Tag Archives: DOMA alaska

How DOMA decision might affect married gay couples in Alaska

I was wrong when I wrote earlier that the Supreme Court’s decision on DOMA wouldn’t affect gay couples in Alaska. Joshua Decker, Director of ACLU in Alaska told me that gay couples who married in one of the 13 states which allowed gay marriage should be able to receive the same federal benefits – over 1,000 of them — as other married couples. (Read the full list here).

But in fact they might not receive all of them. “Same-sex couples who have married in, say, New York state, and moved to Alaska may find that they will get only some federal benefits, not all, because their marriage is not recognized in Alaska,” Decker said.

The issue might be the amount of state involvement in federal programs and benefits.  Some such programs, like welfare and Medicaid, have strict federal guidelines. Other programs, like the Family Medical Leave Act, have more state involvement and defer more to state requirements.

Alaska Assistant Attorney General Cori Mills said that the Department of Law is still trying to get a grasp of the total ramifications of the ruling. What is clear, she said, is that Alaska law, which says that marriage is between a man and a woman, is still law.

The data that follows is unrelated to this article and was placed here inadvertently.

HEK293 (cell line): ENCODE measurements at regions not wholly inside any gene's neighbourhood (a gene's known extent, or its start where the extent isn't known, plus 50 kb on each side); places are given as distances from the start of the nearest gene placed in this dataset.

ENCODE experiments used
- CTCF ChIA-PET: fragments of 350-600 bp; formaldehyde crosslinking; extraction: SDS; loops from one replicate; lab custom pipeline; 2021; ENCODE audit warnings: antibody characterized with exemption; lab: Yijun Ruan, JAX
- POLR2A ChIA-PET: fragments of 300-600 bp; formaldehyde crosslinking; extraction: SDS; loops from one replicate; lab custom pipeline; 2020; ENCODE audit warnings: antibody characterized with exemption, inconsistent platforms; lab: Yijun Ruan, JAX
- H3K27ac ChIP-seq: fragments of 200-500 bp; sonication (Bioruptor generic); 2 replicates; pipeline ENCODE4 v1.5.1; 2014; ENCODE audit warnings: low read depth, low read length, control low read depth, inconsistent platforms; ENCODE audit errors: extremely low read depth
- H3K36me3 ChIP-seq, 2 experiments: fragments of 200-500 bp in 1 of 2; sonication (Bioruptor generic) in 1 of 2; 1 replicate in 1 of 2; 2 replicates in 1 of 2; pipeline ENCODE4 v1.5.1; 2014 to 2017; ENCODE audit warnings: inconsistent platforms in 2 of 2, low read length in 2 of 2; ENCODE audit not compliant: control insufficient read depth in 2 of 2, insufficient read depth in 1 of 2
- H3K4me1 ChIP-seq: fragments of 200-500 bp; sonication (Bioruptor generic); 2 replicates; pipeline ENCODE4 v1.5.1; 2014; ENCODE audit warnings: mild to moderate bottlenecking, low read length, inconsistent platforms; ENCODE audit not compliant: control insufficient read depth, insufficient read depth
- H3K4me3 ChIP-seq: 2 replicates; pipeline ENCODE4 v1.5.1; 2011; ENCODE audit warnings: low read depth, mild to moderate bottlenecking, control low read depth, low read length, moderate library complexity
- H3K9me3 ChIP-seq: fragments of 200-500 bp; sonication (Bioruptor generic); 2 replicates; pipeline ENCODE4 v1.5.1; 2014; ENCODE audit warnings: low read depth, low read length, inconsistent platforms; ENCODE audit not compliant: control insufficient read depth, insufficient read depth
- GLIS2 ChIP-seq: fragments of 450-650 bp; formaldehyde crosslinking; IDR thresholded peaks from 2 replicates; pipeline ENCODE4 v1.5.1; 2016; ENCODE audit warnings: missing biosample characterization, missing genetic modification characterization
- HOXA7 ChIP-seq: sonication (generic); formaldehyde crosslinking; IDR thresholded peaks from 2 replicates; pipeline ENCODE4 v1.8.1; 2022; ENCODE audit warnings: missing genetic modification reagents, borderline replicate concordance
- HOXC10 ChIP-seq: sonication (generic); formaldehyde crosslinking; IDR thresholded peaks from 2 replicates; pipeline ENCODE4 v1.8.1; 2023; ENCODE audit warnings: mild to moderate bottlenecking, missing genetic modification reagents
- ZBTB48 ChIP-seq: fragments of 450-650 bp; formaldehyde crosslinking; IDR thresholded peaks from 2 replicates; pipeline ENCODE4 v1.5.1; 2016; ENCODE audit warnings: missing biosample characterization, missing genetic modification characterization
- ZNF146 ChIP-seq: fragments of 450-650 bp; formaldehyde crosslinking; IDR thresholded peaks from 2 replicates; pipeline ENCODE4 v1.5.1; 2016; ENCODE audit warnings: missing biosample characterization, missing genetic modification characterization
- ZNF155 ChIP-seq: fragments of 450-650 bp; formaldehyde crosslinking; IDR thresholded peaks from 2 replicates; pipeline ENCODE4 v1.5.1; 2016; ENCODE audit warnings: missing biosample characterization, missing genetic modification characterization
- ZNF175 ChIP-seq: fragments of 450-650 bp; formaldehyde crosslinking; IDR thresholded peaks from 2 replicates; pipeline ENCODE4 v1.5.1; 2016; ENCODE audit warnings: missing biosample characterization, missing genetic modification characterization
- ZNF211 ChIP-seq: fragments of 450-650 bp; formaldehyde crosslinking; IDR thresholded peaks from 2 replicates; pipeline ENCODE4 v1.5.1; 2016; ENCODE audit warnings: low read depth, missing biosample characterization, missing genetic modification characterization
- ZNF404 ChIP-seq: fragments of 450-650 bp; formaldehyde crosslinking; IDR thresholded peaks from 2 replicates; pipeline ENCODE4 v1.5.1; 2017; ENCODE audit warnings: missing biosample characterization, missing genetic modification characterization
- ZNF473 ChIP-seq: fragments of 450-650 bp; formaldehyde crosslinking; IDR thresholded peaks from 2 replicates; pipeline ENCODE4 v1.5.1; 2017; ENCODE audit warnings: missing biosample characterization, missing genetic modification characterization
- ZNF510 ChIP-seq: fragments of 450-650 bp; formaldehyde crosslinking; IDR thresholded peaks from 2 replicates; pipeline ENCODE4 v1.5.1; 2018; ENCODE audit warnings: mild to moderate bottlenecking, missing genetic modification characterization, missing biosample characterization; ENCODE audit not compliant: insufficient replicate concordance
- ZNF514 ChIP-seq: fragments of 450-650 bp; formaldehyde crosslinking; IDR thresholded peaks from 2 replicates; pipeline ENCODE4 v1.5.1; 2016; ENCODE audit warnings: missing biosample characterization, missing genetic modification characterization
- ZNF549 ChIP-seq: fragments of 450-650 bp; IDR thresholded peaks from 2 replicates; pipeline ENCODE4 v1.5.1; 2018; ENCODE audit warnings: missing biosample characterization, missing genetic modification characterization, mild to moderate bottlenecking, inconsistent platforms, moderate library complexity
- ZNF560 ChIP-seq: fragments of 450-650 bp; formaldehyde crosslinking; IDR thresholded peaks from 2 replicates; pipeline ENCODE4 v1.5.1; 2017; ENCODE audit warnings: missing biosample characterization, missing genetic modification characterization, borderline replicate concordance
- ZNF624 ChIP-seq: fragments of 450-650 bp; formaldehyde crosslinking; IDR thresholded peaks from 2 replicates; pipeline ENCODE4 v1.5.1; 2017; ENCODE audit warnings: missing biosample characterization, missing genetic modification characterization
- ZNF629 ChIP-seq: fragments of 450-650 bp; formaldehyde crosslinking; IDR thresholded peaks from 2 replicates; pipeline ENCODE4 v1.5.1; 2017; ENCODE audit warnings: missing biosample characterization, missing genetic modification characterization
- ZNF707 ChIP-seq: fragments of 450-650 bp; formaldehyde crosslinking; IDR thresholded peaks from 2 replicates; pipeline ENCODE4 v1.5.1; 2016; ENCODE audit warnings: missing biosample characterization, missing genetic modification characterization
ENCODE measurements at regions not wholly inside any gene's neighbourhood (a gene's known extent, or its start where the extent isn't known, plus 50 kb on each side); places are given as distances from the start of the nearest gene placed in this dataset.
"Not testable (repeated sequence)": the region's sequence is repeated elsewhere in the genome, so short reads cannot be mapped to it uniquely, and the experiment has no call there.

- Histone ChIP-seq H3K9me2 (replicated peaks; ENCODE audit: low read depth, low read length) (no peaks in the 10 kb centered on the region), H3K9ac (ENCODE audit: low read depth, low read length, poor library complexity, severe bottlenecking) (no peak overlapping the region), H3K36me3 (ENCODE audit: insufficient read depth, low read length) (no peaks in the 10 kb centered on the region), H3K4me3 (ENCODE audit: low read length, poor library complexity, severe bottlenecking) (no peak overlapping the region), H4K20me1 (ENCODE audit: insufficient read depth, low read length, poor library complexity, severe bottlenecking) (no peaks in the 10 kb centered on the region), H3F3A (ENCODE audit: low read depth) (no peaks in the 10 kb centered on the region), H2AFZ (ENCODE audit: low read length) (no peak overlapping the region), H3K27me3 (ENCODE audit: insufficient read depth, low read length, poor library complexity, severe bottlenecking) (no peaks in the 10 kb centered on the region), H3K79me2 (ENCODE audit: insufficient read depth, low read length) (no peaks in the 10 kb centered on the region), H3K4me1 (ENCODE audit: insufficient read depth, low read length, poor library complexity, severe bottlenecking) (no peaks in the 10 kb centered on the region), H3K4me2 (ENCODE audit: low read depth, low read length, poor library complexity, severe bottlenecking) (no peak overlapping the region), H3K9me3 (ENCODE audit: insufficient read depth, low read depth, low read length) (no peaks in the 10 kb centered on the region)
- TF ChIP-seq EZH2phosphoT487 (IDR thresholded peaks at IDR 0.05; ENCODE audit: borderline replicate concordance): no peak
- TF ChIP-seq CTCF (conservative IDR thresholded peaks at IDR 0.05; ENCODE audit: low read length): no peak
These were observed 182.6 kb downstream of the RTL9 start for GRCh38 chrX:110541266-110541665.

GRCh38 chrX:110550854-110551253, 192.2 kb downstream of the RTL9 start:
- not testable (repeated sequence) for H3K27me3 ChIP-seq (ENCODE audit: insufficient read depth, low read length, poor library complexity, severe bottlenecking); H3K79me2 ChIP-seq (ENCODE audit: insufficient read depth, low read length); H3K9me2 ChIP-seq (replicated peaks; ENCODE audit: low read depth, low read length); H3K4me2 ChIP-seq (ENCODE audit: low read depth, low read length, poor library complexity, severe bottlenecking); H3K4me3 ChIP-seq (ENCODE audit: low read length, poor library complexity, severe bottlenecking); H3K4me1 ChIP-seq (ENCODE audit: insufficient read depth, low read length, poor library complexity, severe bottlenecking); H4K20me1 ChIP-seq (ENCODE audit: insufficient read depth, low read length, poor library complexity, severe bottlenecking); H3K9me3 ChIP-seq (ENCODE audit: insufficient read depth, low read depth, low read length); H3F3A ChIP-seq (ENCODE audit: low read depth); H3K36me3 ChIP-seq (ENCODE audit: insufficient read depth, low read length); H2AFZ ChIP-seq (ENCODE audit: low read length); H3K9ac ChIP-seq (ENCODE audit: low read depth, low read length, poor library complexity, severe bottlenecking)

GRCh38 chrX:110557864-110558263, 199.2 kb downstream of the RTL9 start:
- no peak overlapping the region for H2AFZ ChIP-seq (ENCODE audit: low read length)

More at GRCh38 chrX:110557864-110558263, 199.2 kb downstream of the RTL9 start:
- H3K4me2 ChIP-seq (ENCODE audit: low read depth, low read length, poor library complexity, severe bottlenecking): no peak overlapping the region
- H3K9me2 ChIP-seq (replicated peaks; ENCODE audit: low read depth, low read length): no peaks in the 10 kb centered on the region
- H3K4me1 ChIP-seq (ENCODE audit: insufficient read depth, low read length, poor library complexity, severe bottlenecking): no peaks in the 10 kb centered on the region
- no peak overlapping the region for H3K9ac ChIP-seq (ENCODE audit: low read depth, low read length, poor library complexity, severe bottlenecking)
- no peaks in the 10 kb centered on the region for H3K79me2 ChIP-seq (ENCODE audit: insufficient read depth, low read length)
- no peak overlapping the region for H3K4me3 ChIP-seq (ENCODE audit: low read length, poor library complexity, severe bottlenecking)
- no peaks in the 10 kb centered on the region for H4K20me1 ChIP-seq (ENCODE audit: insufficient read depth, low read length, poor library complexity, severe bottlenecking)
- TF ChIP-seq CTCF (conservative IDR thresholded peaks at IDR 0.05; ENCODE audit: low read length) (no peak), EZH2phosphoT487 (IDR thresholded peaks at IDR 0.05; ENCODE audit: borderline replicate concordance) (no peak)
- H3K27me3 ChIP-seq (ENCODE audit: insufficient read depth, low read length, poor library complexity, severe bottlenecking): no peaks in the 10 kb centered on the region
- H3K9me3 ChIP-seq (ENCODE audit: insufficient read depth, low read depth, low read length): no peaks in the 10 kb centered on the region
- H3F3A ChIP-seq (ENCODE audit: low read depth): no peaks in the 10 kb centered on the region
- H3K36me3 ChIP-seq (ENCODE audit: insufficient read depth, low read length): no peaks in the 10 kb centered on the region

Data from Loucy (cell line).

We’ll see, but as Lyle Denniston from SCOTUSblog points out, the decision, related to benefits, “might be a particular problem for already-married gay couples serving in the military, who often have to move from state to state.”

Contact Amanda Coyne at amandamcoyne@yahoo.com


DOMA’s done

From the SCOTUSblog, explaining in plain English what the striking down of DOMA means:

“The federal Defense of Marriage Act defines “marriage,” for purposes of over a thousand federal laws and programs, as a union between a man and a woman only. Today the Court ruled, by a vote of five to four, in an opinion by Justice Kennedy, that the law is unconstitutional. The Court explained that the states have long had the responsibility of regulating and defining marriage, and some states have opted to allow same-sex couples to marry to give them the protection and dignity associated with marriage. By denying recognition to same-sex couples who are legally married, federal law discriminates against them to express disapproval of state-sanctioned same-sex marriage. This decision means that same-sex couples who are legally married must now be treated the same under federal law as married opposite-sex couples.”

Take note:  Because gay marriage is constitutionally banned in Alaska, the law does nothing for the couple that Sen. Lisa Murkowski wrote about when she came out against DOMA.  It only applies to couples in the 13 states that allow gay marriage.

The California ruling is a narrow one, and only allows gay marriage to go forward in that state.

Here’s what Murkowski said about the DOMA decision:

“I welcome today’s Supreme Court decision to strike down the Defense of Marriage Act because the federal government should empower households, respect the decisions of states and otherwise get out of the way.  This ruling represents victories for states’ rights and equal treatment under the law.”

More reactions and excerpts on the decision throughout the day.

Contact Amanda Coyne at amandamcoyne@yahoo.com